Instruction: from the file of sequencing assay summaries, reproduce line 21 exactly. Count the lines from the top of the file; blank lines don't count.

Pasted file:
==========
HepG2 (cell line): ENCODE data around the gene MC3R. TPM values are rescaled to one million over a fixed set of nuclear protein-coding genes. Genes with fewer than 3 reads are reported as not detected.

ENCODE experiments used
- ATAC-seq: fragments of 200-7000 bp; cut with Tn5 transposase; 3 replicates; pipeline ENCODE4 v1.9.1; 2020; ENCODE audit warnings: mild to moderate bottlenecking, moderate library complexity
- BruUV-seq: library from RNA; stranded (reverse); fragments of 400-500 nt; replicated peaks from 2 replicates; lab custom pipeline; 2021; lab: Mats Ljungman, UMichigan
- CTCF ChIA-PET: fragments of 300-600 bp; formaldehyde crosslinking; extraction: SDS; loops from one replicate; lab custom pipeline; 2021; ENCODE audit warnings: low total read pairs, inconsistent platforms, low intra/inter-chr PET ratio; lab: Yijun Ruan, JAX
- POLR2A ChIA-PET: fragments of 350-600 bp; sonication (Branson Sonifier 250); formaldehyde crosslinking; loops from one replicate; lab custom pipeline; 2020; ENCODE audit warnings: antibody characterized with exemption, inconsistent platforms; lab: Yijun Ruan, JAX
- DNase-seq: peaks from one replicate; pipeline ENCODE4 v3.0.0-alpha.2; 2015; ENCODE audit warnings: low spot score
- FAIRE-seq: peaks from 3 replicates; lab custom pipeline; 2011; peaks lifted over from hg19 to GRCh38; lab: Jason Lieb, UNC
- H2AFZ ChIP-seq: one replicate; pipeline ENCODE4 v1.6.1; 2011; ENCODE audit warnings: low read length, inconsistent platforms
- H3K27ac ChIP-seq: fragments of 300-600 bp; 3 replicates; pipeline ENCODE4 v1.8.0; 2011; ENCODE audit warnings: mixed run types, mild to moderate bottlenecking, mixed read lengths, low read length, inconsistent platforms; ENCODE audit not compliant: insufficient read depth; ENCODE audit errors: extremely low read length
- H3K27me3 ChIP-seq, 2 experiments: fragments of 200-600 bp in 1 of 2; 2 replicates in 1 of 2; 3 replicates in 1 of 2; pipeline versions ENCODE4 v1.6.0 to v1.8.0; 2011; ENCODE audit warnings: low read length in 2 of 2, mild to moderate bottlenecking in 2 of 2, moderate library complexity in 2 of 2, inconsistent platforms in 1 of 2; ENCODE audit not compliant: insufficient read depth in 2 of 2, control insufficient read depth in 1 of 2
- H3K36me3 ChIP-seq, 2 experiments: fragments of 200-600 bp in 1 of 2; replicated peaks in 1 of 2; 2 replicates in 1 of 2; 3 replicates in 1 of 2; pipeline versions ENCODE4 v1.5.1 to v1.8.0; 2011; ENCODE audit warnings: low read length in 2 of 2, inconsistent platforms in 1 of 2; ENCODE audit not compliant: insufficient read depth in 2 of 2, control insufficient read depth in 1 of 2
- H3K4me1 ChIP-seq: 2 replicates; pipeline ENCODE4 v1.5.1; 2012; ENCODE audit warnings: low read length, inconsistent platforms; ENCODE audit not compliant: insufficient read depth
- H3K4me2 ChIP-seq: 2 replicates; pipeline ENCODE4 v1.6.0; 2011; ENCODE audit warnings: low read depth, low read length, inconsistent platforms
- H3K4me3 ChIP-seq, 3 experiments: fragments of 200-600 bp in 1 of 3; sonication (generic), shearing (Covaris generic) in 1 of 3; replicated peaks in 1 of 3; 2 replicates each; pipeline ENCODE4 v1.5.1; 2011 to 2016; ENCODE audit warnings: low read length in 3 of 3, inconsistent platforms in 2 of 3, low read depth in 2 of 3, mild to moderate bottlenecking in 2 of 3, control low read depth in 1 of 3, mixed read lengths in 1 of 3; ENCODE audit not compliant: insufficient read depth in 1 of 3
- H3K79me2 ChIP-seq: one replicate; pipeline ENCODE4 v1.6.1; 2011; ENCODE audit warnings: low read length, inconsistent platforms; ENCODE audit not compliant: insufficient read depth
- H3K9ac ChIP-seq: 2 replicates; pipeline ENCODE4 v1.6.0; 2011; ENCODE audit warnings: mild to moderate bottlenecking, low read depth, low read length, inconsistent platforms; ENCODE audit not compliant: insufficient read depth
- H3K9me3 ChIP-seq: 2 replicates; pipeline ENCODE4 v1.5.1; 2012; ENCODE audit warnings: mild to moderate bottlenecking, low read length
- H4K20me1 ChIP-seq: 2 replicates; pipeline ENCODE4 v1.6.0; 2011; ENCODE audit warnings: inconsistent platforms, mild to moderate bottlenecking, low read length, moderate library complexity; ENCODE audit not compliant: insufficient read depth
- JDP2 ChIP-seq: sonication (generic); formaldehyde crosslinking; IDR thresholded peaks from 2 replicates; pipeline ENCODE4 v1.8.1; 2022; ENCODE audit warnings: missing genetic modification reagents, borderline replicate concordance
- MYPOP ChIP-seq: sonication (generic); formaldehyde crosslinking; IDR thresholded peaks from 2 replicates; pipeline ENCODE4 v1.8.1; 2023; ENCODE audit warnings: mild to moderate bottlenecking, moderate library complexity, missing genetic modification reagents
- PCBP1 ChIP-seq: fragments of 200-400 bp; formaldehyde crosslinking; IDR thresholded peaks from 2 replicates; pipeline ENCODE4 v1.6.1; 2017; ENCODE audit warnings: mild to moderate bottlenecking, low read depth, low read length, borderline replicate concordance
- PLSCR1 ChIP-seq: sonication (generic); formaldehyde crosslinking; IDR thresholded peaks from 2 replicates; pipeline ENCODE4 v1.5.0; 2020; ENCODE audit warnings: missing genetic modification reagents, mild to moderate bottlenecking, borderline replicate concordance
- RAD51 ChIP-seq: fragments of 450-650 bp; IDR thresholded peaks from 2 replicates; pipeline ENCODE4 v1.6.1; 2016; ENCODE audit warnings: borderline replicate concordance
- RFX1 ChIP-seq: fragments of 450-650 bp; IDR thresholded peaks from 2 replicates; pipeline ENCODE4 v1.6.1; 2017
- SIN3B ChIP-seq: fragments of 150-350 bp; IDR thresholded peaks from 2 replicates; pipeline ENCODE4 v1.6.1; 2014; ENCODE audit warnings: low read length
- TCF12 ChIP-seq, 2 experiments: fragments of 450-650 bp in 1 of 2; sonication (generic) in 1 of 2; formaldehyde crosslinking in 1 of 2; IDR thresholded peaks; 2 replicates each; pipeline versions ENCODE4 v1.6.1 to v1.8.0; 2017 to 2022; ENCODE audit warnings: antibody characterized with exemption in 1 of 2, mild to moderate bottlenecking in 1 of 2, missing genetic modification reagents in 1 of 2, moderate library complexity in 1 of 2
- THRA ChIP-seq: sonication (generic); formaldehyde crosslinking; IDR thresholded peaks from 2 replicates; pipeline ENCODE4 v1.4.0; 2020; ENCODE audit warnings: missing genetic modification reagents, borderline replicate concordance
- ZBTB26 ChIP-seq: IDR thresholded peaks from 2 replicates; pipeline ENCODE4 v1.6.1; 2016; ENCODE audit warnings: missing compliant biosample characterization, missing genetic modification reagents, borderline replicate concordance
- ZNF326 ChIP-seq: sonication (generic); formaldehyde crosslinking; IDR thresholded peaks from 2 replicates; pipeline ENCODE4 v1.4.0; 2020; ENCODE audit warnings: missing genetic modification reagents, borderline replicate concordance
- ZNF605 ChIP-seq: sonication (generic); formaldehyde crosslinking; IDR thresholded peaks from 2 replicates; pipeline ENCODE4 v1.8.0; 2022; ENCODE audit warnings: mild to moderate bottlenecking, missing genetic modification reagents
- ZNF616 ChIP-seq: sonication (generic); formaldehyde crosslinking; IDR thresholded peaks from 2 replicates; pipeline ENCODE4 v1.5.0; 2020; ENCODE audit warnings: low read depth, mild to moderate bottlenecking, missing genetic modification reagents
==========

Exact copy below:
- MYPOP ChIP-seq: sonication (generic); formaldehyde crosslinking; IDR thresholded peaks from 2 replicates; pipeline ENCODE4 v1.8.1; 2023; ENCODE audit warnings: mild to moderate bottlenecking, moderate library complexity, missing genetic modification reagents